[CP2K:1789] Re: GPGPU status

Ondrej Marsalek ondrej.... at gmail.com
Tue Feb 24 21:57:53 UTC 2009


On Sun, Feb 22, 2009 at 01:00, Axel <akoh... at gmail.com> wrote:
> On Feb 21, 4:28 pm, Ondrej Marsalek <ondrej.... at gmail.com> wrote:
>> Hi again,
>> thanks a lot to everyone who commented (and stayed on topic).
>> Let me please review "out loud" what I have understood the current
>> situation to be.
>> 1) CUDA/GPGPU for the whole of CP2K (and therefore I assume any AIMD
>> code) will have to wait until the accelerators get decent performance in
>> double precision.
> not quite. there are two issues here. point one is that the single
> precision performance of GPUs is _much_ higher than the double
> precision performance.  so those magical 20x,30x,100x speedups are
> only possible in single precision.  but the programming model is also
> different. you have to download data to the graphics card's memory,
> process it and get the results back. this pays off the best, if the
> compute parts have a "bad" scaling O(N**2) or worse, or if you can do
> a large part of the calculation on the GPU without having to move the
> data back. with that in mind, you can gain from BLAS only for level 3
> calls and if the data sets are large (this is colliding with MPI
> parallelisation). point two is that you have to design code
> differently, as you only gain a lot if you can use a lot (hundreds!)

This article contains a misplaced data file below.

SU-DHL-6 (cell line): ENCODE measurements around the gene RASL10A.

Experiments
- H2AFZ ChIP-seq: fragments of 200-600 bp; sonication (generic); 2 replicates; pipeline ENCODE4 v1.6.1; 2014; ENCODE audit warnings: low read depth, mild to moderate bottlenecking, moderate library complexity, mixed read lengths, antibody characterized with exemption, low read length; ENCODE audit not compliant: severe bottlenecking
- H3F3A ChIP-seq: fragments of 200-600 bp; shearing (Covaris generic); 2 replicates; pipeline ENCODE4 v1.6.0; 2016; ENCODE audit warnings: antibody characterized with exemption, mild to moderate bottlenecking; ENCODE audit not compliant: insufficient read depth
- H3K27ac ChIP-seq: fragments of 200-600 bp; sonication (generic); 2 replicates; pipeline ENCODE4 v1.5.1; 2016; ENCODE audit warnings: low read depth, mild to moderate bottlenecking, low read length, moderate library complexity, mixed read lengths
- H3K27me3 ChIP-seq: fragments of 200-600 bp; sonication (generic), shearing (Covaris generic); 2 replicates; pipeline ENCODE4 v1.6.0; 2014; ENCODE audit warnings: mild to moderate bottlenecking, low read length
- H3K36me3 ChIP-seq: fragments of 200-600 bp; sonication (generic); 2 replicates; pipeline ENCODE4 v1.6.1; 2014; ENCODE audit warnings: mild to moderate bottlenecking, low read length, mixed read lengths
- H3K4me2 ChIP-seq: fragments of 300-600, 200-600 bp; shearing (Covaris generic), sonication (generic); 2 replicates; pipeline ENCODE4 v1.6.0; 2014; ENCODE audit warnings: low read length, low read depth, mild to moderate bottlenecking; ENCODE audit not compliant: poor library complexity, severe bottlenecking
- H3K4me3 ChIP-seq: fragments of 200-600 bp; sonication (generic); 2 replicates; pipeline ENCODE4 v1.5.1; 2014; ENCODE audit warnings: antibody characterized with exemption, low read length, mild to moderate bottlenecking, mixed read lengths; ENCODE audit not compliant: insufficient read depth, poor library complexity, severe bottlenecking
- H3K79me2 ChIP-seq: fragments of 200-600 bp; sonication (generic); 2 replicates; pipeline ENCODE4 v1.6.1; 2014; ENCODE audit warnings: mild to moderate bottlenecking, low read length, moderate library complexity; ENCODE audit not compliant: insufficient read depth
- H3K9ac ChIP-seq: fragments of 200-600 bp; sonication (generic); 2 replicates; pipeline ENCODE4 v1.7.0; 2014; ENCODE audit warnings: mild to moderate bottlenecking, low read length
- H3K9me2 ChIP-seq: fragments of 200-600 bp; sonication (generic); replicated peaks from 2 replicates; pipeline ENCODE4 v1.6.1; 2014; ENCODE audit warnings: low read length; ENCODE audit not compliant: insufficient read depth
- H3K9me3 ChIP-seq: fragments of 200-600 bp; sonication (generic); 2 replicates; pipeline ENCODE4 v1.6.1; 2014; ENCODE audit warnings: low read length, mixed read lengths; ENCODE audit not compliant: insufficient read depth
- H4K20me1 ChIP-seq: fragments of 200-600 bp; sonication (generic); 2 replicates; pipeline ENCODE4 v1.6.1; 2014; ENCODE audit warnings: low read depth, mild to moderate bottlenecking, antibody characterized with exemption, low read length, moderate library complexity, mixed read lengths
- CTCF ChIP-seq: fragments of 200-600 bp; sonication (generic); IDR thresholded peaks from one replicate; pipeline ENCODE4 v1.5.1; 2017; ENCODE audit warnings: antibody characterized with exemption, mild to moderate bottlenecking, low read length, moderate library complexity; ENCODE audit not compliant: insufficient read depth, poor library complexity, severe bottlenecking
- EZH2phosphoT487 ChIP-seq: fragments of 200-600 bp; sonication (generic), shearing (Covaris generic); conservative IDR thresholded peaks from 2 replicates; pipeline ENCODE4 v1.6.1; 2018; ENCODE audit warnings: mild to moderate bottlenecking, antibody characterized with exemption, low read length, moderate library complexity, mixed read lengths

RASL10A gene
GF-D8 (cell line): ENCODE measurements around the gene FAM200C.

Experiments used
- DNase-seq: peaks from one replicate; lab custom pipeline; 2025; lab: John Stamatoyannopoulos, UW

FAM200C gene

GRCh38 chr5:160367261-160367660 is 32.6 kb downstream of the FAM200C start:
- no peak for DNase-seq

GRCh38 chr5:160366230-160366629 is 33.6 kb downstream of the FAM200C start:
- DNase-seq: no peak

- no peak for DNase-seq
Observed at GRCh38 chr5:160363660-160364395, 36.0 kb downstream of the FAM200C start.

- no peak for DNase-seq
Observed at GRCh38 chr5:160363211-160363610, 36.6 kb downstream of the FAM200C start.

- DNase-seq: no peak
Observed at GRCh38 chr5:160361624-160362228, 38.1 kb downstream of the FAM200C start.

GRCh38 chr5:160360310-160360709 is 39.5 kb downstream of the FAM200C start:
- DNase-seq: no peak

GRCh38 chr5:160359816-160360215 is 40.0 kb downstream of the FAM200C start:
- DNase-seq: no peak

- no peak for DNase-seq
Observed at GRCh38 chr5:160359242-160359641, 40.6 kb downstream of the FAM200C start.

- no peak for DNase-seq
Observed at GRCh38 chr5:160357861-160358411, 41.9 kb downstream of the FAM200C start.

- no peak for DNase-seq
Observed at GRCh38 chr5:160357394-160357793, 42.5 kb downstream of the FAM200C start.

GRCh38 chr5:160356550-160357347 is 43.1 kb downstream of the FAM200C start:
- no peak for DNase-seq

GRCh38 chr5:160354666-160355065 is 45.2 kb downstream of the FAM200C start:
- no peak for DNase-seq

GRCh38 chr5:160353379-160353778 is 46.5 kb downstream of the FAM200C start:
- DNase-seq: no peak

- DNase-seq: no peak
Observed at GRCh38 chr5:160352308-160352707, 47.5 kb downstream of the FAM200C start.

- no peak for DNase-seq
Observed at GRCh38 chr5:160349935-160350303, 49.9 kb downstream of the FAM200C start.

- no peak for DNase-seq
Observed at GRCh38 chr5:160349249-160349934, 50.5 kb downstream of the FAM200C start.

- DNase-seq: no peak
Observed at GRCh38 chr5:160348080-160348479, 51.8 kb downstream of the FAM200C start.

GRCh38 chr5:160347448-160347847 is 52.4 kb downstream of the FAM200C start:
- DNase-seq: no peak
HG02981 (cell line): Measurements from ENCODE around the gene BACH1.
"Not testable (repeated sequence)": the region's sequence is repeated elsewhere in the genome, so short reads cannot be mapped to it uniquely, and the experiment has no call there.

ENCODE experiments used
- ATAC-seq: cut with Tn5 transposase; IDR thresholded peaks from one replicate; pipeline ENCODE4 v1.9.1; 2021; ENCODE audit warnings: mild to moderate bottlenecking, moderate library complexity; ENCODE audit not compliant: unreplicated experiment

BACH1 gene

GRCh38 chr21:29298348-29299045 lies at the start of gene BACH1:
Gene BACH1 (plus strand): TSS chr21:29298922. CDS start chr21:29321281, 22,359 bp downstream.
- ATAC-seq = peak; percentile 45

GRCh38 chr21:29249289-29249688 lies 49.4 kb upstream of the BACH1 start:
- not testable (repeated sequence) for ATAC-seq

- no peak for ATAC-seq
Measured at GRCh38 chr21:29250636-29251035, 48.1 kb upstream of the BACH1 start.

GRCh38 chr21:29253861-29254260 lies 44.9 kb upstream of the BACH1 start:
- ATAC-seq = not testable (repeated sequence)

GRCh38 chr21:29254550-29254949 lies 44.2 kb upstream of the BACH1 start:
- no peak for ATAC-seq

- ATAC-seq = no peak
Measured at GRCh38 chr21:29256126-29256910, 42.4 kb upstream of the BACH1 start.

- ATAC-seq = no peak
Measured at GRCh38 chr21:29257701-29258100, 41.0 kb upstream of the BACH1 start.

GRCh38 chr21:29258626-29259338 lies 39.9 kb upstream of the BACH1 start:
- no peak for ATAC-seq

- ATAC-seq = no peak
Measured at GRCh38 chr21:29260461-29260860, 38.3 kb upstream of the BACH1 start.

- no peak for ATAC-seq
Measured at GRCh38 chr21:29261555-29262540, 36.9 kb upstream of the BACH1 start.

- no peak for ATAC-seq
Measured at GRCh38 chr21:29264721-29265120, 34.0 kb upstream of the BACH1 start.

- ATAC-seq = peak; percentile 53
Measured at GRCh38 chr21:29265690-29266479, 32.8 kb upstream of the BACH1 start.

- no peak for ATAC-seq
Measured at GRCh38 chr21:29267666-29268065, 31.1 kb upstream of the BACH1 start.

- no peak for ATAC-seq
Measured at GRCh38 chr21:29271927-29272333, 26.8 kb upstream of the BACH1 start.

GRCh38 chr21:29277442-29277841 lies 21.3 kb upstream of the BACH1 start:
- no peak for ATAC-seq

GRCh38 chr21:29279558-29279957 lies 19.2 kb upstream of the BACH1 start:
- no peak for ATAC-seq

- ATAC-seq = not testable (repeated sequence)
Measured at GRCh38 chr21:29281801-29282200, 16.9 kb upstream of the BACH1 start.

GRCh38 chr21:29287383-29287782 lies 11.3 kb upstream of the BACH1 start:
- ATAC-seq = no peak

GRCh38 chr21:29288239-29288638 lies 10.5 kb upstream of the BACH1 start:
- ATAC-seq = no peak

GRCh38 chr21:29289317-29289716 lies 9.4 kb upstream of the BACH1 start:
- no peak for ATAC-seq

> of threads.  the good news here is that thread creation is cheap, the
> bad is that you have to create threads in groups.
> i would not expect a significant improvement in double precision
> performance relative to single precision performance in the
> overseeable future.
> but i also would not say that one has to wait until double precision
> performance is better. a lot could also be done right now. your
> statement only applies in the strict sense only to gaining performance
> from linking to CUBLAS.
> there are already hartree fock codes that run in single precision, but
> you'll have to redesign a code from the ground up to support this
> well. given the size of the cp2k codebase that would be a gigantic
> undertaking... one could consider implementing a special purpose code
> for special applications, though, using the know-how and the
> algorithms in cp2k. it still is a big pile of work.

thanks for the insights.

>> 2) The one exception is FFT and there is an implementation of FFT using
>> CUDA in CP2K.
> the reason here is that FFT can be done in single precision without
> much loss in stability of the result. but the FFT is only in special
> cases the by far dominating time eater (you have to keep amdahl's law
> in mind, even if FFT would become infinitely fast, you can only get a
> 2x speedup, if the FFT is only 50% of your total time).  the downside
> is, that an parallelizing an FFT is a _hard_ problem.  please check
> the literature, it really is, thus the potential speedup from using
> CUFFT is limited to extreme cases and would at best be of the order of
> 2x or 3x.

I am aware of that and do not expect any magical 100x speedup.

>> 3) CP2K can currently be compiled with FFT in single precision - I have
>> tested a build today (linked against a single precision build of FFTW)
>> and it seems to work.
> right, it should work again. we hope to be able to do some serious
> testing on the new NCSA Xeon/Tesla cluster in the next weeks.

I'd certainly be interested in the results.


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